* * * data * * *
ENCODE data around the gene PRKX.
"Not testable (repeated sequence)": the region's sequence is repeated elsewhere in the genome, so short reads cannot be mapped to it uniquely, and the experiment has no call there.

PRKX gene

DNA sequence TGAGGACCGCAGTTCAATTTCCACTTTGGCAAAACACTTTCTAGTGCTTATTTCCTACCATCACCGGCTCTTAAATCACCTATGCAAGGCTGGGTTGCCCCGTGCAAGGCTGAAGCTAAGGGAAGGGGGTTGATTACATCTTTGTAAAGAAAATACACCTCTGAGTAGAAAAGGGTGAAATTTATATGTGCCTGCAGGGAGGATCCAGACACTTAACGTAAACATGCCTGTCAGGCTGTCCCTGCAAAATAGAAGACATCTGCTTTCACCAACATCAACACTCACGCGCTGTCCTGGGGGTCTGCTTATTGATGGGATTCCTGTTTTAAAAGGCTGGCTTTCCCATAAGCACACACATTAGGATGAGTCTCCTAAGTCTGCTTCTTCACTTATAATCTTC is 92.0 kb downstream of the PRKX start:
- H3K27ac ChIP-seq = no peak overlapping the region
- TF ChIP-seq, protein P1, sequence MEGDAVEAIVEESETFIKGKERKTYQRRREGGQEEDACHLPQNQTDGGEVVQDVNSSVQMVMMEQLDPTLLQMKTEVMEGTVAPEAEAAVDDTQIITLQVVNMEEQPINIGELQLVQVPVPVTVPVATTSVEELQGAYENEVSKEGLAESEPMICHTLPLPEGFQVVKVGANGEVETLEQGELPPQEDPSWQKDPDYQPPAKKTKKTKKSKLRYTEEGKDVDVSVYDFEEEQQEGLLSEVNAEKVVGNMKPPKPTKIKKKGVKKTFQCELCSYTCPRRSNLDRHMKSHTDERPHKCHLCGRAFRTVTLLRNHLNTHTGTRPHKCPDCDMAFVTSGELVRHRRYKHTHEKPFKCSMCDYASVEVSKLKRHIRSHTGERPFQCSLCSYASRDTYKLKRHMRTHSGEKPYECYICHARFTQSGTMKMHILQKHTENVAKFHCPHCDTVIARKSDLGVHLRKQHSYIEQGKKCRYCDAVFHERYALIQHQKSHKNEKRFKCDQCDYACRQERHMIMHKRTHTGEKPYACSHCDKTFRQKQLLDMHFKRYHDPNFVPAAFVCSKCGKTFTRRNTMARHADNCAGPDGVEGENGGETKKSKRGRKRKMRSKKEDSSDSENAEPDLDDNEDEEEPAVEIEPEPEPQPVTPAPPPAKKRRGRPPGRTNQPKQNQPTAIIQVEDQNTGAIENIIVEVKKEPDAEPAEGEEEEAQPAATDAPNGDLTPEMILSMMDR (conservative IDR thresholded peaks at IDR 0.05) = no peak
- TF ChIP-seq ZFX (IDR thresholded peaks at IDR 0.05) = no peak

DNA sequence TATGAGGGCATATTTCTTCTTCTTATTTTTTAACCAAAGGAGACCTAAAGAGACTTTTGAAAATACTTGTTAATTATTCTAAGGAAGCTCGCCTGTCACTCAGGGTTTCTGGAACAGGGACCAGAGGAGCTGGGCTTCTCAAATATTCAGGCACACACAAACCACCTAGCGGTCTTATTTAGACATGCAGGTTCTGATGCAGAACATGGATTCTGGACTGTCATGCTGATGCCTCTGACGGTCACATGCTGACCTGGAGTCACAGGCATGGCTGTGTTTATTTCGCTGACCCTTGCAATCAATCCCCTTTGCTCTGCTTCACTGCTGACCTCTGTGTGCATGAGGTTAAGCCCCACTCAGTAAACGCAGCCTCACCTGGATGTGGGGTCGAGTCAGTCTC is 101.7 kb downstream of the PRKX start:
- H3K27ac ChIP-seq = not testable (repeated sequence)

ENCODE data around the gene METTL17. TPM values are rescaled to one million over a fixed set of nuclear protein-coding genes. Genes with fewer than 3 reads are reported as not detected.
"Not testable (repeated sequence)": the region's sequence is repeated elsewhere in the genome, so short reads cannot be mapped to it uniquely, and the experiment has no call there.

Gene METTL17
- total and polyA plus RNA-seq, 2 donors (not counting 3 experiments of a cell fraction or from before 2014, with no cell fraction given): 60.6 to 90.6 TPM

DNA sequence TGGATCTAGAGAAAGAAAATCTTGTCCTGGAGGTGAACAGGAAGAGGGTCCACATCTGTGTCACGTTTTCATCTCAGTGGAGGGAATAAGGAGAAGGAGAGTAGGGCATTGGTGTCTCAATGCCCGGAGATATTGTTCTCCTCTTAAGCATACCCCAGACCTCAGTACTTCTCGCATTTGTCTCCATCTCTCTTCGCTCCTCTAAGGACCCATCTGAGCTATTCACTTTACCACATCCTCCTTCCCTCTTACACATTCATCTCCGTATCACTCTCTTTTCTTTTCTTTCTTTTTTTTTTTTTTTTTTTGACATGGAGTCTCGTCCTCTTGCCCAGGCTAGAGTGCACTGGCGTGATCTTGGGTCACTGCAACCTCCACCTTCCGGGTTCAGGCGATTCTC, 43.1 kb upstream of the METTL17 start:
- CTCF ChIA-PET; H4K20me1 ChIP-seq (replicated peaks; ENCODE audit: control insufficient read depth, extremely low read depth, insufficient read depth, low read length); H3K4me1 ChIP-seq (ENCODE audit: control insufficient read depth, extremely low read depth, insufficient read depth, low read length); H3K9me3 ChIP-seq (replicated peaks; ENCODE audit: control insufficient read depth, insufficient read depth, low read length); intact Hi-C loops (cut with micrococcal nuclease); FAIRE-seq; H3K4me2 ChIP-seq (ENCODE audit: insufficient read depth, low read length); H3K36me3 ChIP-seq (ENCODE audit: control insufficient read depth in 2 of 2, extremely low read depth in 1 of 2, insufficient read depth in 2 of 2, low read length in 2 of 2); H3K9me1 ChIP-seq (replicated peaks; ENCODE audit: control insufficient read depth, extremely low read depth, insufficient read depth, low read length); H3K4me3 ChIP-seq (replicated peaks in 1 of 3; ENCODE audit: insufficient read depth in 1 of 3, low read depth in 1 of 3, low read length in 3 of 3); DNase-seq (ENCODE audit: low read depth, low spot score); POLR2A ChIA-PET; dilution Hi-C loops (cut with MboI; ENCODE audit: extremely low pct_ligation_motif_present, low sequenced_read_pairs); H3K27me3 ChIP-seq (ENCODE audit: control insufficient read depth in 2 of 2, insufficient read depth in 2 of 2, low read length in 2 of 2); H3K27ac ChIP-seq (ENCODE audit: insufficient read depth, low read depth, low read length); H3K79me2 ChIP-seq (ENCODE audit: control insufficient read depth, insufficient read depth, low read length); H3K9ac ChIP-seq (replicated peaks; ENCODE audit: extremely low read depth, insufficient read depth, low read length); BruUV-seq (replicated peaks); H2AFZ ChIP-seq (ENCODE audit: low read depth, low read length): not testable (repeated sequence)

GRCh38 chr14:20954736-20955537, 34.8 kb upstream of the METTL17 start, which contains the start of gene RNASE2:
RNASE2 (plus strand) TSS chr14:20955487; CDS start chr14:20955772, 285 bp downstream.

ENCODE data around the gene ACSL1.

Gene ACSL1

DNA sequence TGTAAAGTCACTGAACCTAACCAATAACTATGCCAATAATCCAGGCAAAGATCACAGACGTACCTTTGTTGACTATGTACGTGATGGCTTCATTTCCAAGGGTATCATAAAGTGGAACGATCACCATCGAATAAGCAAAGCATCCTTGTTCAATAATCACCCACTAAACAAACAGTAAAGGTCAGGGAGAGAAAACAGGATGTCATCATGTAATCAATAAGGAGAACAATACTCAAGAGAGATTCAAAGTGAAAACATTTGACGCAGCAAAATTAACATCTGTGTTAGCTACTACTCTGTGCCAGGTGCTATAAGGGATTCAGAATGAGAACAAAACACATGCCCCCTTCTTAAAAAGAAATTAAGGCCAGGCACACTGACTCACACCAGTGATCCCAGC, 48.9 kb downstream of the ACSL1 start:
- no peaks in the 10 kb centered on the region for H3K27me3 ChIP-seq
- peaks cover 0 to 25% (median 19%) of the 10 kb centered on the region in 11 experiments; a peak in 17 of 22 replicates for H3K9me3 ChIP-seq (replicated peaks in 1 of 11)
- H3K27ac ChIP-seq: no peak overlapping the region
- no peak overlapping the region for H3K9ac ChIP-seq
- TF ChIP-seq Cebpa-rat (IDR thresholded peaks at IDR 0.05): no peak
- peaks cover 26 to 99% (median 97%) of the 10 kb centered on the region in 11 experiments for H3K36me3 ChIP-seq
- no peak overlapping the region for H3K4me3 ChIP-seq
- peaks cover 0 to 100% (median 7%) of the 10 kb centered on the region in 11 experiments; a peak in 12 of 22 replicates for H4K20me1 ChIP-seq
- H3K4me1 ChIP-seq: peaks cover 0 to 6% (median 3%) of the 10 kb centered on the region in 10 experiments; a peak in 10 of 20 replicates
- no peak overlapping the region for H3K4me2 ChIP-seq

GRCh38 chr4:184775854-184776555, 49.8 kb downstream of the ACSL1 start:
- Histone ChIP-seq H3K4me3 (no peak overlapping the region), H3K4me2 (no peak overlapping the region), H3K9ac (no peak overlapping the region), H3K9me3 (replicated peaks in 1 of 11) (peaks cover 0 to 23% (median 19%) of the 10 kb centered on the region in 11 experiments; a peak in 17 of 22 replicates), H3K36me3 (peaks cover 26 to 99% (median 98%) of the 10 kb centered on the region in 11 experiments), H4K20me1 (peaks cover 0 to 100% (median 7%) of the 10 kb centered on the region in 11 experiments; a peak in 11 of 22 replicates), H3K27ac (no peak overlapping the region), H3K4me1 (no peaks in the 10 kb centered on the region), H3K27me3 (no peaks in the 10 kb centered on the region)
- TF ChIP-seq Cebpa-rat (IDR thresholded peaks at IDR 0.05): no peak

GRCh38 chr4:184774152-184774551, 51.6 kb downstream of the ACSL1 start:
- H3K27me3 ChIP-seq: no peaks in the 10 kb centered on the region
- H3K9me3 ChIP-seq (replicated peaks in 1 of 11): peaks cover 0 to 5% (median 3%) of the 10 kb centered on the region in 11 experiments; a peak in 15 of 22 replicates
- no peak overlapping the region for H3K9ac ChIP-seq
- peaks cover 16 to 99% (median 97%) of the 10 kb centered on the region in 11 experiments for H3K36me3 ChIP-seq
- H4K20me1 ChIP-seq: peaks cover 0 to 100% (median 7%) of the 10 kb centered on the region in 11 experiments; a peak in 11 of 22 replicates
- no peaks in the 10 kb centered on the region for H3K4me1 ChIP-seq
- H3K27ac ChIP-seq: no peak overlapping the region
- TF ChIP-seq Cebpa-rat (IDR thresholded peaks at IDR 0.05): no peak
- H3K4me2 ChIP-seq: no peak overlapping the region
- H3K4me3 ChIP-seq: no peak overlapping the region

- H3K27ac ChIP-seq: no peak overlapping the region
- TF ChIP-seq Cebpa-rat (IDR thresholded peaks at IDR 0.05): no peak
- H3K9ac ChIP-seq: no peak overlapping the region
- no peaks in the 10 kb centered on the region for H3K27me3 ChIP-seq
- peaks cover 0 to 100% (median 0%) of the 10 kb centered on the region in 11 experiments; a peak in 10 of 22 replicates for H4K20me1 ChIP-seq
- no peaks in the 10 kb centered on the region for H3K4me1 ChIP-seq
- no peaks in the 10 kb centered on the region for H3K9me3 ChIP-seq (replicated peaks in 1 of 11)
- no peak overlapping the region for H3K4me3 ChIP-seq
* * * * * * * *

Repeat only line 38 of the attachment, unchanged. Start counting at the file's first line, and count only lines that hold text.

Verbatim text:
- peaks cover 16 to 99% (median 97%) of the 10 kb centered on the region in 11 experiments for H3K36me3 ChIP-seq